A Servolution Story

It is the afternoon of Friday, May 11th. I put on my 2018 Servolution t-shirt, which reads:


“SERVE. THE CITY. THE ONE. City Life Philly”


I walk to South Philly High School, or “Southern” as locals call it. City Life Church (my church!) is in the home stretch of “Servolution,” an annual, week-long event, the goal of which is to “unleash radical generosity by touching thousands of people through random acts of kindness.”


The service project I’ve chosen to participate in this year is throwing an after-school party for the students at Southern—complete with food, balls and giant Frisbees to play with, and a DJ playing dance music. Life is difficult for many of the kids who attend this school, so it feels good to give them an hour or two of fun—hopefully making them forget their troubles and feel like someone cares. The party is a success: the weather is sunny but cool, the food is tasty, the music is catchy, and everyone seems to be having a great time—I know I am! (I even learned some new dances today: the Whip Nae Nae and the Cupid Shuffle!) The event is over too quickly for me, though. And I’ve had so much fun, that I don’t feel as if I’ve really served.


As the party breaks up, we realize we have a lot of sandwiches left over, so it is decided that several volunteers will pass them out at Broad and Snyder, while several others will distribute the rest at City Hall.  I jump at the chance to put a bit more “serve” in Servolution: I grab a big box of sandwiches and head to Broad and Snyder.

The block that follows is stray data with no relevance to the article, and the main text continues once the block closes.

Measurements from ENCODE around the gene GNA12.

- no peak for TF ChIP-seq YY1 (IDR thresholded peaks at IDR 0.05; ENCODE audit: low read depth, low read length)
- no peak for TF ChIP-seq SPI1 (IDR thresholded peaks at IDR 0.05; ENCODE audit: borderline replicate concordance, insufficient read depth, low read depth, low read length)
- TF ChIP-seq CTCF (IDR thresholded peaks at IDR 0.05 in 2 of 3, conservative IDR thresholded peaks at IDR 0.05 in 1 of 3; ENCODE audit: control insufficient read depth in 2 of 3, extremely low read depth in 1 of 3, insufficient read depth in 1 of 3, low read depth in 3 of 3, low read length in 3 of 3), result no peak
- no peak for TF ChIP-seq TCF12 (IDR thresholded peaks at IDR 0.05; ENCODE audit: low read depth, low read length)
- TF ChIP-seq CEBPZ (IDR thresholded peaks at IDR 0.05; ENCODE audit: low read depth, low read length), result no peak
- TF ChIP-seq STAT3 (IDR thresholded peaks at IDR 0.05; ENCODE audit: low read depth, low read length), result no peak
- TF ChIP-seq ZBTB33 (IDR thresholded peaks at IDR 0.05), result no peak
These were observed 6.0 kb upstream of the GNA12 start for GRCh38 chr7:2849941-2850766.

I’ll be honest, Broad and Snyder can be a problem for me; it is literally around the corner from my house, which means I walk there almost daily, seeing poverty and pain each time I do. The homeless, the addicted, the mentally ill . . . people with every sort of affliction find their way to this intersection. Sometimes I can’t bear to look. Even if I knew how to help these people, I couldn’t help all of them. I’m ashamed to admit that I’ve gotten into the habit of keeping my eyes to the ground and avoiding eye contact, because normally I feel like I have nothing to offer these people.


But that isn’t the case today.

Today I have sandwiches!!!


I begin handing out sandwiches to people who are both grateful and confused—as people often are when given something unexpected and free of charge. I’m having fun, but something is missing. At Servolution events where free items are given out, we usually include a little card that says,

“We hope this small gift brightens your day. It is a simple way to say

GOD LOVES YOU! No strings attached. City Life Philly.”


But I don’t have any of those cards, and saying, “This is a gift from City Life Church” as I hand over a lunch bag feels inadequate, so it occurs to me that I can also ask each person if I can pray for them. I honestly don’t think anyone will say yes, but to my amazement, most of them do!


(Imagine that . . . people on the streets of Philly wanting prayer. Who knew?)


So I pass out sandwiches and I pray: for a mother who has lost contact with all six of her children; for a grandmother raising grandchildren because their parents are incarcerated; for a studious-looking teenager who doesn’t want a sandwich, but does want prayer because the stress of the end of the school semester is more than he can handle; and for a mother with an infant—that they’ll be able find a safe place to live and never have to go back to the shelter . . .